Supreme Court Says No Immediate Appeal for Many Bankruptcy Issues

Most bankruptcy cases are comprised of different debt issues between the debtor and several creditors – all who are competing to get at the debtor’s limited resources. During the course of the case, a party may ask for the bankruptcy court to take action to alter the legal status or relationship of one or more parties. For instance, a party may ask the court:

  • To confirm a Chapter 13 plan;
  • To lift the automatic stay to foreclose, repossess, or continue a court action; or
  • To dismiss the debtor’s case.

For years there has been disagreement whether the party has a right to immediately appeal if the bankruptcy court denies such a request.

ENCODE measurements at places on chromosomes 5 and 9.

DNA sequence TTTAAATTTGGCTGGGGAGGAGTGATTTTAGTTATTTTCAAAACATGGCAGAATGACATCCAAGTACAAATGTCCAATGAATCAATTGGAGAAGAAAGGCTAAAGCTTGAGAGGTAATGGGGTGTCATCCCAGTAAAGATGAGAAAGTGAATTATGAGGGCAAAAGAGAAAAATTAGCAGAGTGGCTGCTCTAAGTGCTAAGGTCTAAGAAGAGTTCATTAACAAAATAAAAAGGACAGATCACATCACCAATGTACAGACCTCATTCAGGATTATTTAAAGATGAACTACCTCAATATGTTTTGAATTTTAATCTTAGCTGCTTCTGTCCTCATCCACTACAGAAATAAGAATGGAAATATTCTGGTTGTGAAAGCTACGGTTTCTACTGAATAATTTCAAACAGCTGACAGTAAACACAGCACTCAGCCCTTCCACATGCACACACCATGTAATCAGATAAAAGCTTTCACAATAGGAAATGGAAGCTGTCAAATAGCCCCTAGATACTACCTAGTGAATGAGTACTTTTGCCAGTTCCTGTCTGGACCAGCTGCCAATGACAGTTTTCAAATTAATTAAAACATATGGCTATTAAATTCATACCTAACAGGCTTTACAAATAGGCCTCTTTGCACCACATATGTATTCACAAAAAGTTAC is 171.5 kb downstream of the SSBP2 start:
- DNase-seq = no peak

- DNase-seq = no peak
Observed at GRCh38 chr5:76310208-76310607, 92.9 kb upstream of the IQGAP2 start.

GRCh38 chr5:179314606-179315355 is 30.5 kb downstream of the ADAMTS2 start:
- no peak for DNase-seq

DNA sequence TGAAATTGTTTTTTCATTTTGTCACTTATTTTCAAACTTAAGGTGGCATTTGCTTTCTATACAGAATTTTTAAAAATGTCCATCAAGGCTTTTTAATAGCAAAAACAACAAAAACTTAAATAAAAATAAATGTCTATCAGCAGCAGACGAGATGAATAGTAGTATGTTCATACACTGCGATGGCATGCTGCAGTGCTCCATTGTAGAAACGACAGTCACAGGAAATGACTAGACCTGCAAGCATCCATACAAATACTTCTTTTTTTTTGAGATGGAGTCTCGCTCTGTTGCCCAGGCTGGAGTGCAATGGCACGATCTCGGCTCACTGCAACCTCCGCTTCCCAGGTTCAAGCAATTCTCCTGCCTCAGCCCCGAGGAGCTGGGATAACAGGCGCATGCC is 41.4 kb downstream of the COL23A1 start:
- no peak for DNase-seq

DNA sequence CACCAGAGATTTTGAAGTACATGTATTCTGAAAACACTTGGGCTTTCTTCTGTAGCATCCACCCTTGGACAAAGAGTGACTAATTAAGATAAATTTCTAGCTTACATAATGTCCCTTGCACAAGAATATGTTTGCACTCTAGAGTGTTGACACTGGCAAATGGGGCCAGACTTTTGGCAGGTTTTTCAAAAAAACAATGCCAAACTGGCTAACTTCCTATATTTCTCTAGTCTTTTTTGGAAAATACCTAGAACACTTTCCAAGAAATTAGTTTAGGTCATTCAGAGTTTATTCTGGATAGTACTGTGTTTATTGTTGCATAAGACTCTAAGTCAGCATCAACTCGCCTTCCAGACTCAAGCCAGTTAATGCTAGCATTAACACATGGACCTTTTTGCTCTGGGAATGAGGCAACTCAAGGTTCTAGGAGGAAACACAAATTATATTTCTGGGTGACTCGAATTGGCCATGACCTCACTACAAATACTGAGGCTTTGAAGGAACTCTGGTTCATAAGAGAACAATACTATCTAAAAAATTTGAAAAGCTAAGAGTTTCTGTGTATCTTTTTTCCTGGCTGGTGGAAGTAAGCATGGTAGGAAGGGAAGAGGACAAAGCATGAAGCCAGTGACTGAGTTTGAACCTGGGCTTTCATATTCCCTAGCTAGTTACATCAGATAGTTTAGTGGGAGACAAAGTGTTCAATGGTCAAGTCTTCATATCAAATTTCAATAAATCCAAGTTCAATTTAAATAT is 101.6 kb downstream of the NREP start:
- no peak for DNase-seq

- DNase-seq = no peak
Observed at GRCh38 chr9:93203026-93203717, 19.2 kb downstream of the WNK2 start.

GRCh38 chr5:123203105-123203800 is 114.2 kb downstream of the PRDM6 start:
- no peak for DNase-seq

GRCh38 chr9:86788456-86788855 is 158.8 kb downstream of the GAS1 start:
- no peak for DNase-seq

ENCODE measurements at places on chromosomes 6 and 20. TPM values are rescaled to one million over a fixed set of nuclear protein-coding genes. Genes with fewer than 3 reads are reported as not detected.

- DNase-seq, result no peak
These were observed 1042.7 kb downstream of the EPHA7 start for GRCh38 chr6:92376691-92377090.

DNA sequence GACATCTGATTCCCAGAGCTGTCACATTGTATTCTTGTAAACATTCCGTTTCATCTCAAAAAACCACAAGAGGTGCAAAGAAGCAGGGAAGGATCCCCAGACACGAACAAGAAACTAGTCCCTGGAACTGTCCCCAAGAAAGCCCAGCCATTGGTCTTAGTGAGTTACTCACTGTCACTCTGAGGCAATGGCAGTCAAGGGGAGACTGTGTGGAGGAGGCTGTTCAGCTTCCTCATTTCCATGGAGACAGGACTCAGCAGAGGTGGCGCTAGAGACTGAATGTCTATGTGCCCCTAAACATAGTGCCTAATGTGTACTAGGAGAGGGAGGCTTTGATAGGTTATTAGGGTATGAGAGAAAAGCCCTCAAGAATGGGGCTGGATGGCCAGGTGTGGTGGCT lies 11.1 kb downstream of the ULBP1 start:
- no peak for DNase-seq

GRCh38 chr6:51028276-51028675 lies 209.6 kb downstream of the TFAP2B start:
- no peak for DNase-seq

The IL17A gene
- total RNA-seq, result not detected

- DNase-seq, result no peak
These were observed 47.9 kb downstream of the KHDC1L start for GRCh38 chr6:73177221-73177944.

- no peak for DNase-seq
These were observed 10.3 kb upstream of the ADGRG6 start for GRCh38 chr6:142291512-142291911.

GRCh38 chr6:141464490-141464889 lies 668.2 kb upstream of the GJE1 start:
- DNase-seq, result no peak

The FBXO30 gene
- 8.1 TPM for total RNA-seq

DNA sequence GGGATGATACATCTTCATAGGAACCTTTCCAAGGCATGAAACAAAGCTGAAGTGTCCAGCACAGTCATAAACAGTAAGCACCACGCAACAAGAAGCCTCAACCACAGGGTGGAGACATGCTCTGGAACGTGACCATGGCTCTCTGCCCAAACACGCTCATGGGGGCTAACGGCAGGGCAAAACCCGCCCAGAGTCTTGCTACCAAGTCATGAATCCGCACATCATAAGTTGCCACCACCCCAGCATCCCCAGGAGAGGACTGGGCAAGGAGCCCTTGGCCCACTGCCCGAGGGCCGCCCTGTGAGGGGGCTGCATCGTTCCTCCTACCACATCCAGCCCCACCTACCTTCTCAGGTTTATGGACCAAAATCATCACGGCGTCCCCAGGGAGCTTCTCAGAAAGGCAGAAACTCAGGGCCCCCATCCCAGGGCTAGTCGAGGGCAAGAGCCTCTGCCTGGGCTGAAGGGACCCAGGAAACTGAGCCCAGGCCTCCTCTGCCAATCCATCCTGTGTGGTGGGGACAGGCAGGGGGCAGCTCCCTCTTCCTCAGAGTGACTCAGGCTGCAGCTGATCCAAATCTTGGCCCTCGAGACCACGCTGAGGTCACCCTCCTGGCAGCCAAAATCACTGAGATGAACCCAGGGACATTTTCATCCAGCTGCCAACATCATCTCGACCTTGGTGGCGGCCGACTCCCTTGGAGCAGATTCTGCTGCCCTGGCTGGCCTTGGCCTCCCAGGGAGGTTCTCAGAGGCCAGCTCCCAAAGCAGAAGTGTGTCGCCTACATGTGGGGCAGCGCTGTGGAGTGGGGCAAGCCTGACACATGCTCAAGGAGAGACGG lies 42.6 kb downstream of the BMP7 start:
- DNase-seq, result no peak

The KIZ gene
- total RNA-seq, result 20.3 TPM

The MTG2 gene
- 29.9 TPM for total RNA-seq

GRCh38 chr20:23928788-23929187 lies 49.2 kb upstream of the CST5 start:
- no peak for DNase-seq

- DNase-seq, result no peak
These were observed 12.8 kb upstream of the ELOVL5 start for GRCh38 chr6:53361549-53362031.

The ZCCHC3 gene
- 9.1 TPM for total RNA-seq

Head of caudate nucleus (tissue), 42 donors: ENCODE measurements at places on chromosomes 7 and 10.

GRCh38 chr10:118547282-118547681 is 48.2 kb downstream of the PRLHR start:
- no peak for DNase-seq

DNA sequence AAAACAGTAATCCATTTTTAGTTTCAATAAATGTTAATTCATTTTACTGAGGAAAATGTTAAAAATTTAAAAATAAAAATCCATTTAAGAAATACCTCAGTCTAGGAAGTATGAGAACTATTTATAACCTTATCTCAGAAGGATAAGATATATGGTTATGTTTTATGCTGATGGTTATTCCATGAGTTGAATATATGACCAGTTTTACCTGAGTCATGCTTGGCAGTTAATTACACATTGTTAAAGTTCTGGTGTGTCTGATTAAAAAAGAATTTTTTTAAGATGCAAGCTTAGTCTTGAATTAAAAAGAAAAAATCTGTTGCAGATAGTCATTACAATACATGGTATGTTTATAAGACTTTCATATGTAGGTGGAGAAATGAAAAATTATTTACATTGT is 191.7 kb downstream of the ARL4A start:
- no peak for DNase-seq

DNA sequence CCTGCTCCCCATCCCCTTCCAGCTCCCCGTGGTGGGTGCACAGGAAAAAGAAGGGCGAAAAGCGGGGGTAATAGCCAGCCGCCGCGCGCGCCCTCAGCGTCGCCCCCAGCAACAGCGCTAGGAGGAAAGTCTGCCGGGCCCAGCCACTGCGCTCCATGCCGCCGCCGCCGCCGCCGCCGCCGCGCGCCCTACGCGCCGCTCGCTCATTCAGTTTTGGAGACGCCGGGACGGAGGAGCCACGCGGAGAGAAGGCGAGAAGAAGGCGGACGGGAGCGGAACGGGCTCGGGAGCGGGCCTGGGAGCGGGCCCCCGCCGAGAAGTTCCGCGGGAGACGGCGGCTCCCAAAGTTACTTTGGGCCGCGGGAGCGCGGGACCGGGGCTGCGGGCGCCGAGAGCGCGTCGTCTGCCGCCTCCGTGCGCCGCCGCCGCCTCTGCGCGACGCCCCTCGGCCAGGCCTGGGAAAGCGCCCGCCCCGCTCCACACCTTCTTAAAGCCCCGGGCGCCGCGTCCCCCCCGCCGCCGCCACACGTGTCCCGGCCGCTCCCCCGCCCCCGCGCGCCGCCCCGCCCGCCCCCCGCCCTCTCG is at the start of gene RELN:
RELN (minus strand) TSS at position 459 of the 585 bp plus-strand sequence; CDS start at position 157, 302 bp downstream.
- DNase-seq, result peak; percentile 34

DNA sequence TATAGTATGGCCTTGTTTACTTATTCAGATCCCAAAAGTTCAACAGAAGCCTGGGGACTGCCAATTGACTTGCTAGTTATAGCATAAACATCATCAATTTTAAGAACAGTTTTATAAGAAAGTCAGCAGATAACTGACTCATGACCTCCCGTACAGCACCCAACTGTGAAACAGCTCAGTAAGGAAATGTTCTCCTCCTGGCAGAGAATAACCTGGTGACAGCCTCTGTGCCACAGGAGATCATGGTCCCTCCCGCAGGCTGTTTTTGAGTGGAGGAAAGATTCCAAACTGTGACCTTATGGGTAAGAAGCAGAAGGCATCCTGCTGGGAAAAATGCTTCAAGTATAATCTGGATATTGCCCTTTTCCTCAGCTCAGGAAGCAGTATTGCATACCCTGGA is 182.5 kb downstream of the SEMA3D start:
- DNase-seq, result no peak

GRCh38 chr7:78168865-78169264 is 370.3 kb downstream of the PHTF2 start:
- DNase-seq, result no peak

Recently the U.S. Supreme Court ruled in the case of Bullard v. Blue Hills Bank, No. 14-116 (5/4/15). In that case, Mr. Bullard submitted a Chapter 13 plan for court approval that proposed to modify Blue Hills Bank’s loan on his rental property. Mr. Bullard sought to continue to pay his monthly payment which would be applied to the secured portion of the property only. The unsecured portion would be paid at the same rate as other unsecured debts, with the remaining balance to be discharged at the end of the case. The bank objected, the court denied confirmation of the plan, and Mr. Bullard was given the opportunity to submit another plan.